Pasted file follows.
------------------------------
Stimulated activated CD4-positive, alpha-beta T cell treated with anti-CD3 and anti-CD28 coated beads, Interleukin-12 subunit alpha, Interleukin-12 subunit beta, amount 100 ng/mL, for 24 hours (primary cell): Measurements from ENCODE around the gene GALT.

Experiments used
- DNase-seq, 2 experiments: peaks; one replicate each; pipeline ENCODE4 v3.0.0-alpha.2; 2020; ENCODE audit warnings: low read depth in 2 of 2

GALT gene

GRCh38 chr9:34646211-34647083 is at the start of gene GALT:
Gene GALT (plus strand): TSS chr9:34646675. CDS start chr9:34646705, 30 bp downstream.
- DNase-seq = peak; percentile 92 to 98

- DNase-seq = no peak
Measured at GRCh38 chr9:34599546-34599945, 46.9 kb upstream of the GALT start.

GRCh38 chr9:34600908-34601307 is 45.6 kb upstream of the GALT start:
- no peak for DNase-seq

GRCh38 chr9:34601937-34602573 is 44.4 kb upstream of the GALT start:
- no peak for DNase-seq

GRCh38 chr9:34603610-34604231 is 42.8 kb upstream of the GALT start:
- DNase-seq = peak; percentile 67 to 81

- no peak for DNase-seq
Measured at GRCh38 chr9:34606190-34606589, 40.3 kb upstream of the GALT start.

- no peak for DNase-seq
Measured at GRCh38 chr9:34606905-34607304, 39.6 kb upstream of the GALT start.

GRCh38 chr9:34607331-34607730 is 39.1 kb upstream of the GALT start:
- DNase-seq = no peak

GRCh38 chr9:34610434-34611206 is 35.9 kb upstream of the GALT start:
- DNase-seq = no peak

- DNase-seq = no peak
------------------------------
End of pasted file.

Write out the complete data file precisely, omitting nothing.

Stimulated activated CD4-positive, alpha-beta T cell treated with anti-CD3 and anti-CD28 coated beads, Interleukin-12 subunit alpha, Interleukin-12 subunit beta, amount 100 ng/mL, for 24 hours (primary cell): Measurements from ENCODE around the gene GALT.

Experiments used
- DNase-seq, 2 experiments: peaks; one replicate each; pipeline ENCODE4 v3.0.0-alpha.2; 2020; ENCODE audit warnings: low read depth in 2 of 2

GALT gene

GRCh38 chr9:34646211-34647083 is at the start of gene GALT:
Gene GALT (plus strand): TSS chr9:34646675. CDS start chr9:34646705, 30 bp downstream.
- DNase-seq = peak; percentile 92 to 98

- DNase-seq = no peak
Measured at GRCh38 chr9:34599546-34599945, 46.9 kb upstream of the GALT start.

GRCh38 chr9:34600908-34601307 is 45.6 kb upstream of the GALT start:
- no peak for DNase-seq

GRCh38 chr9:34601937-34602573 is 44.4 kb upstream of the GALT start:
- no peak for DNase-seq

GRCh38 chr9:34603610-34604231 is 42.8 kb upstream of the GALT start:
- DNase-seq = peak; percentile 67 to 81

- no peak for DNase-seq
Measured at GRCh38 chr9:34606190-34606589, 40.3 kb upstream of the GALT start.

- no peak for DNase-seq
Measured at GRCh38 chr9:34606905-34607304, 39.6 kb upstream of the GALT start.

GRCh38 chr9:34607331-34607730 is 39.1 kb upstream of the GALT start:
- DNase-seq = no peak

GRCh38 chr9:34610434-34611206 is 35.9 kb upstream of the GALT start:
- DNase-seq = no peak

- DNase-seq = no peak